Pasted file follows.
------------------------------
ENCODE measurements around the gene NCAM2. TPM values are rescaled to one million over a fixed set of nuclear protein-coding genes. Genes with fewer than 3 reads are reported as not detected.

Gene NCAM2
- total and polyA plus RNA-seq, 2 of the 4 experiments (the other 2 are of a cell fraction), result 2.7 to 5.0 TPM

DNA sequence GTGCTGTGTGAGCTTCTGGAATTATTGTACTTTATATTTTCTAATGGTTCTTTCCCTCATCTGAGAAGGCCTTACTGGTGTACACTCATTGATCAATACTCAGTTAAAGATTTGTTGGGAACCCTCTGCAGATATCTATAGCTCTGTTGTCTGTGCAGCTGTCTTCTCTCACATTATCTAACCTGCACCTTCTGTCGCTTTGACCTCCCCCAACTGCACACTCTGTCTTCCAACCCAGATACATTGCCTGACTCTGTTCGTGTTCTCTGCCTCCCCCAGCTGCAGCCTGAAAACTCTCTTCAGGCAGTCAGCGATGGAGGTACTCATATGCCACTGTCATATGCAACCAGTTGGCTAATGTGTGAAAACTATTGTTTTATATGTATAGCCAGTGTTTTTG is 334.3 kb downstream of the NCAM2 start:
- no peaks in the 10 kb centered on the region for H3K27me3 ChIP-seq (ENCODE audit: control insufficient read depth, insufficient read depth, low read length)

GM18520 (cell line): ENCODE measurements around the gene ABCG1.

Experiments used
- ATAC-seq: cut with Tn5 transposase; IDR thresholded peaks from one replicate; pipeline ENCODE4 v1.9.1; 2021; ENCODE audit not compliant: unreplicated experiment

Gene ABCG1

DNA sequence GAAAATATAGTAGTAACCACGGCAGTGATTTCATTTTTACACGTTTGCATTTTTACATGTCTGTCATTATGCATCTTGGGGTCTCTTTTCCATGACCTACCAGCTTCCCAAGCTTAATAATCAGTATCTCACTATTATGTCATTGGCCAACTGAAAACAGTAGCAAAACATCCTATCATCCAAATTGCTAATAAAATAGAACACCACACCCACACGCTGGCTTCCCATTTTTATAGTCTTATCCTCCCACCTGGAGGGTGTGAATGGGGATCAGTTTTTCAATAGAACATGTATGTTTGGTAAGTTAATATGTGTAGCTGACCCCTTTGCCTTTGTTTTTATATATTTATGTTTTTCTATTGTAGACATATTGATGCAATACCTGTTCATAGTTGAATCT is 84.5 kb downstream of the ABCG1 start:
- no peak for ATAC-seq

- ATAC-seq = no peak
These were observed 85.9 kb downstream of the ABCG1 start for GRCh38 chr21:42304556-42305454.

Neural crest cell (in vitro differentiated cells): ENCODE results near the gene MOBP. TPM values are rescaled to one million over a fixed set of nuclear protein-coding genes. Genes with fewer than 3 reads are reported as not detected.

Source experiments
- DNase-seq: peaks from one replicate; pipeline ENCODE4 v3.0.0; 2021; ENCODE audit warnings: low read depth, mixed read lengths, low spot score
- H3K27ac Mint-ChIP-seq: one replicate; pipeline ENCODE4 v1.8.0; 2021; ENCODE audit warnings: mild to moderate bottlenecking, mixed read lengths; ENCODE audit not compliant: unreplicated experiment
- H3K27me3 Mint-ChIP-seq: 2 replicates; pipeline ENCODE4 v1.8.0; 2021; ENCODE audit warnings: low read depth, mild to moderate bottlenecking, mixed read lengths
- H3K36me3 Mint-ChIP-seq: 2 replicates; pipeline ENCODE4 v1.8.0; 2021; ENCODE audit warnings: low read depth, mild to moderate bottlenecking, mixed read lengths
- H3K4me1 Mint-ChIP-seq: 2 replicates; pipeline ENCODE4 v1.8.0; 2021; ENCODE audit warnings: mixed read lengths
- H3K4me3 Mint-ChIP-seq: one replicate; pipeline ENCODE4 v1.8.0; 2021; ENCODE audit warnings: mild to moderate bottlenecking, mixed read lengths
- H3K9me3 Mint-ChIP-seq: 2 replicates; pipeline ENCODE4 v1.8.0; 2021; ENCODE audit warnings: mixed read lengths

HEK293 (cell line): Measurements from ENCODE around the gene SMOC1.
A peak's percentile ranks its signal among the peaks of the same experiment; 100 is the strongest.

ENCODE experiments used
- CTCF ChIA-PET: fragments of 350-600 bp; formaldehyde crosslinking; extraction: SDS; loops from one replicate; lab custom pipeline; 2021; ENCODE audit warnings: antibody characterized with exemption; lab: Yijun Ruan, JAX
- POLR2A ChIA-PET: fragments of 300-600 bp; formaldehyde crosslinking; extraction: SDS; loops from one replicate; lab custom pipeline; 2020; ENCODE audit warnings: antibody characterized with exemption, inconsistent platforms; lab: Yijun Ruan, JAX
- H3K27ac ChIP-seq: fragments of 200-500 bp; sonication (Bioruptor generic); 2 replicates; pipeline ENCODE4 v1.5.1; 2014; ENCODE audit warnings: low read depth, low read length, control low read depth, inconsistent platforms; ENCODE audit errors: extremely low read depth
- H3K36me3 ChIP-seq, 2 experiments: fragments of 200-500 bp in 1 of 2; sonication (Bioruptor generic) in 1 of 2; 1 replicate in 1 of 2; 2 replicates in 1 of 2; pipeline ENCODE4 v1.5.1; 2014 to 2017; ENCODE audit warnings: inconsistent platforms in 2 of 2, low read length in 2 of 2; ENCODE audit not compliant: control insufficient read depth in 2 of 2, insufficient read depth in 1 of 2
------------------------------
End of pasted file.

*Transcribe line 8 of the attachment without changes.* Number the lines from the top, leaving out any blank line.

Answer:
- ATAC-seq: cut with Tn5 transposase; IDR thresholded peaks from one replicate; pipeline ENCODE4 v1.9.1; 2021; ENCODE audit not compliant: unreplicated experiment